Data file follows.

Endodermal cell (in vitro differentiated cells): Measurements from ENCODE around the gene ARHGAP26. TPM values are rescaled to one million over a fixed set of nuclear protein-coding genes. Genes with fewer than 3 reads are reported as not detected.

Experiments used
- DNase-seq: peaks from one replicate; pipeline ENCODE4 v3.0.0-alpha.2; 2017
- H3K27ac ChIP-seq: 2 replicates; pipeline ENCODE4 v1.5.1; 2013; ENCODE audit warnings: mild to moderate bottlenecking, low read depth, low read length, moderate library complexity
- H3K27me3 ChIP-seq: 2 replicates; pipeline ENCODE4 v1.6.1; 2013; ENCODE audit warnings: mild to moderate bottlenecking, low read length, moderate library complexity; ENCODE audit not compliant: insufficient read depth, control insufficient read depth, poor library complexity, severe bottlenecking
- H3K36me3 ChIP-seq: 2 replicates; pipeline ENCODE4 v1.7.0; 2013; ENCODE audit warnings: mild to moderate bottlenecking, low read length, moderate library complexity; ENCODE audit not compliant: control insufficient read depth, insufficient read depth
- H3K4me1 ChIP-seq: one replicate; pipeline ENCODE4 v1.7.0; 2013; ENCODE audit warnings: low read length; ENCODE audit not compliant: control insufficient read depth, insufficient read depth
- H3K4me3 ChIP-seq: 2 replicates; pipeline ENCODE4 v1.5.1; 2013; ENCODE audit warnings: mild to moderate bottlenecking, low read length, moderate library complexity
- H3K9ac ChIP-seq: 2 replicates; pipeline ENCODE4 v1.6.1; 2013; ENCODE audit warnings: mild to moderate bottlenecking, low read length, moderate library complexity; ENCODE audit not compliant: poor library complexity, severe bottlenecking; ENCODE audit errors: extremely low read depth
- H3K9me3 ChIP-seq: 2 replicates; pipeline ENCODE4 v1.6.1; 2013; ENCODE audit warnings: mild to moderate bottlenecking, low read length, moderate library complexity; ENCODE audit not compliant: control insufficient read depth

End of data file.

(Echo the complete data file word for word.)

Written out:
Endodermal cell (in vitro differentiated cells): Measurements from ENCODE around the gene ARHGAP26. TPM values are rescaled to one million over a fixed set of nuclear protein-coding genes. Genes with fewer than 3 reads are reported as not detected.

Experiments used
- DNase-seq: peaks from one replicate; pipeline ENCODE4 v3.0.0-alpha.2; 2017
- H3K27ac ChIP-seq: 2 replicates; pipeline ENCODE4 v1.5.1; 2013; ENCODE audit warnings: mild to moderate bottlenecking, low read depth, low read length, moderate library complexity
- H3K27me3 ChIP-seq: 2 replicates; pipeline ENCODE4 v1.6.1; 2013; ENCODE audit warnings: mild to moderate bottlenecking, low read length, moderate library complexity; ENCODE audit not compliant: insufficient read depth, control insufficient read depth, poor library complexity, severe bottlenecking
- H3K36me3 ChIP-seq: 2 replicates; pipeline ENCODE4 v1.7.0; 2013; ENCODE audit warnings: mild to moderate bottlenecking, low read length, moderate library complexity; ENCODE audit not compliant: control insufficient read depth, insufficient read depth
- H3K4me1 ChIP-seq: one replicate; pipeline ENCODE4 v1.7.0; 2013; ENCODE audit warnings: low read length; ENCODE audit not compliant: control insufficient read depth, insufficient read depth
- H3K4me3 ChIP-seq: 2 replicates; pipeline ENCODE4 v1.5.1; 2013; ENCODE audit warnings: mild to moderate bottlenecking, low read length, moderate library complexity
- H3K9ac ChIP-seq: 2 replicates; pipeline ENCODE4 v1.6.1; 2013; ENCODE audit warnings: mild to moderate bottlenecking, low read length, moderate library complexity; ENCODE audit not compliant: poor library complexity, severe bottlenecking; ENCODE audit errors: extremely low read depth
- H3K9me3 ChIP-seq: 2 replicates; pipeline ENCODE4 v1.6.1; 2013; ENCODE audit warnings: mild to moderate bottlenecking, low read length, moderate library complexity; ENCODE audit not compliant: control insufficient read depth